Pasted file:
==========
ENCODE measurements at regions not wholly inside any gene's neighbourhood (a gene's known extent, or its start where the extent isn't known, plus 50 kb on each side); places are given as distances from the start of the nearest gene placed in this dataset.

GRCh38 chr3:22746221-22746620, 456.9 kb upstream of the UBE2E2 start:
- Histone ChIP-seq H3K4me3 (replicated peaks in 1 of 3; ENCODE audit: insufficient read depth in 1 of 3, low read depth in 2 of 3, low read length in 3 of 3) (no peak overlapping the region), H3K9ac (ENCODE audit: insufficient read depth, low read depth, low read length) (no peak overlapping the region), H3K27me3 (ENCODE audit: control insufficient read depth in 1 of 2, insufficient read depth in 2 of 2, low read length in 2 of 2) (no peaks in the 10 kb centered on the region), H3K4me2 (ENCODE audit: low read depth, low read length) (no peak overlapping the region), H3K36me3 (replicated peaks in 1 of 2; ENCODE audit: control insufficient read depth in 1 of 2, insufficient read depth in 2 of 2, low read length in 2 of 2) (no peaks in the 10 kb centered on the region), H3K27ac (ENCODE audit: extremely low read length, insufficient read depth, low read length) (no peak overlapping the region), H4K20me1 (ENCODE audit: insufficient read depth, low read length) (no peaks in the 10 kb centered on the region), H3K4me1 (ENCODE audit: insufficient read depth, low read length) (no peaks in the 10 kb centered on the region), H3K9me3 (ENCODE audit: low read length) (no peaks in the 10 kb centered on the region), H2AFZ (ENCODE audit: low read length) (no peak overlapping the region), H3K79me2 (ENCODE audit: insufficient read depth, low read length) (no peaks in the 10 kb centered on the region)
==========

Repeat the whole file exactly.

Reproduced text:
ENCODE measurements at regions not wholly inside any gene's neighbourhood (a gene's known extent, or its start where the extent isn't known, plus 50 kb on each side); places are given as distances from the start of the nearest gene placed in this dataset.

GRCh38 chr3:22746221-22746620, 456.9 kb upstream of the UBE2E2 start:
- Histone ChIP-seq H3K4me3 (replicated peaks in 1 of 3; ENCODE audit: insufficient read depth in 1 of 3, low read depth in 2 of 3, low read length in 3 of 3) (no peak overlapping the region), H3K9ac (ENCODE audit: insufficient read depth, low read depth, low read length) (no peak overlapping the region), H3K27me3 (ENCODE audit: control insufficient read depth in 1 of 2, insufficient read depth in 2 of 2, low read length in 2 of 2) (no peaks in the 10 kb centered on the region), H3K4me2 (ENCODE audit: low read depth, low read length) (no peak overlapping the region), H3K36me3 (replicated peaks in 1 of 2; ENCODE audit: control insufficient read depth in 1 of 2, insufficient read depth in 2 of 2, low read length in 2 of 2) (no peaks in the 10 kb centered on the region), H3K27ac (ENCODE audit: extremely low read length, insufficient read depth, low read length) (no peak overlapping the region), H4K20me1 (ENCODE audit: insufficient read depth, low read length) (no peaks in the 10 kb centered on the region), H3K4me1 (ENCODE audit: insufficient read depth, low read length) (no peaks in the 10 kb centered on the region), H3K9me3 (ENCODE audit: low read length) (no peaks in the 10 kb centered on the region), H2AFZ (ENCODE audit: low read length) (no peak overlapping the region), H3K79me2 (ENCODE audit: insufficient read depth, low read length) (no peaks in the 10 kb centered on the region)